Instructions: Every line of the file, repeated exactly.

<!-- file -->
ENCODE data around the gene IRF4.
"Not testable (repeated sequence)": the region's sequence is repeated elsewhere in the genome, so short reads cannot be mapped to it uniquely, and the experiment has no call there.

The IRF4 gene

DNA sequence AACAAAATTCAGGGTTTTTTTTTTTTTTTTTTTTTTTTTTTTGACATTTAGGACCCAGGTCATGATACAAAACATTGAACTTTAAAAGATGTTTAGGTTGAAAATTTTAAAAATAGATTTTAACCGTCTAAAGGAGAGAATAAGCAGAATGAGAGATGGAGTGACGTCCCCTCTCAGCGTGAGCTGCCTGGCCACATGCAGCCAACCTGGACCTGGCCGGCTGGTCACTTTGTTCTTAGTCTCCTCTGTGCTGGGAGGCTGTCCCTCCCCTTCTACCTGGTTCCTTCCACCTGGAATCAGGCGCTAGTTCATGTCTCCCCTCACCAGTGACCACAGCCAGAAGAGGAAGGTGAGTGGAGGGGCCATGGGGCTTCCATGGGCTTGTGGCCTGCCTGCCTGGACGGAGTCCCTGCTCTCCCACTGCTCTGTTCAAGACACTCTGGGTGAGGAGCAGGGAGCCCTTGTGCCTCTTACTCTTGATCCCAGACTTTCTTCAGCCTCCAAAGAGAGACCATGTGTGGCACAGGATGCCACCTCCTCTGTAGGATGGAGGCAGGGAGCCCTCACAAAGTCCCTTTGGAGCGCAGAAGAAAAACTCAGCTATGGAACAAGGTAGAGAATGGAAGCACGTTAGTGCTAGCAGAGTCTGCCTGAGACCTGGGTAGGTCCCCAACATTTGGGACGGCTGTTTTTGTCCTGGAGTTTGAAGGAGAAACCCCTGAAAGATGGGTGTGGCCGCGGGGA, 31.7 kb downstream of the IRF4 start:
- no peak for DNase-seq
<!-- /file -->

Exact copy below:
ENCODE data around the gene IRF4.
"Not testable (repeated sequence)": the region's sequence is repeated elsewhere in the genome, so short reads cannot be mapped to it uniquely, and the experiment has no call there.

The IRF4 gene

DNA sequence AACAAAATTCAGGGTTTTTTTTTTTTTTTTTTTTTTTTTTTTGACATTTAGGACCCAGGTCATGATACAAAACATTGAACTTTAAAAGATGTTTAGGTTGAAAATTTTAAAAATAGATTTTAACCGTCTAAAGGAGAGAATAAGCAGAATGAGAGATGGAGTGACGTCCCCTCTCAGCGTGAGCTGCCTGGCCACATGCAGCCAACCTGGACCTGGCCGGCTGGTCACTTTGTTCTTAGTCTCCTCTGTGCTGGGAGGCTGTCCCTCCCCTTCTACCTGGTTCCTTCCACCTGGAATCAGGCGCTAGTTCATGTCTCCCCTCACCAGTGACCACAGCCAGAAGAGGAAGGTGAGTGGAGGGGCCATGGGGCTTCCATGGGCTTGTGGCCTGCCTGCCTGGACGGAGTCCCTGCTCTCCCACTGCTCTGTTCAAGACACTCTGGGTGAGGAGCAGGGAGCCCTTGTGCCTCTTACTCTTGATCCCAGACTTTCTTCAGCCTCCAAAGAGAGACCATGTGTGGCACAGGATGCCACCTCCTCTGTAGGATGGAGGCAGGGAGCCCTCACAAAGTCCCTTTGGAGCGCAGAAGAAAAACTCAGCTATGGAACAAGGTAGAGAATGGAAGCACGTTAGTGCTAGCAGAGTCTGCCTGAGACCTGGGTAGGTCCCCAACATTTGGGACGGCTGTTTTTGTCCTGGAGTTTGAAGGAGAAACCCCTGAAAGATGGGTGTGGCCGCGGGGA, 31.7 kb downstream of the IRF4 start:
- no peak for DNase-seq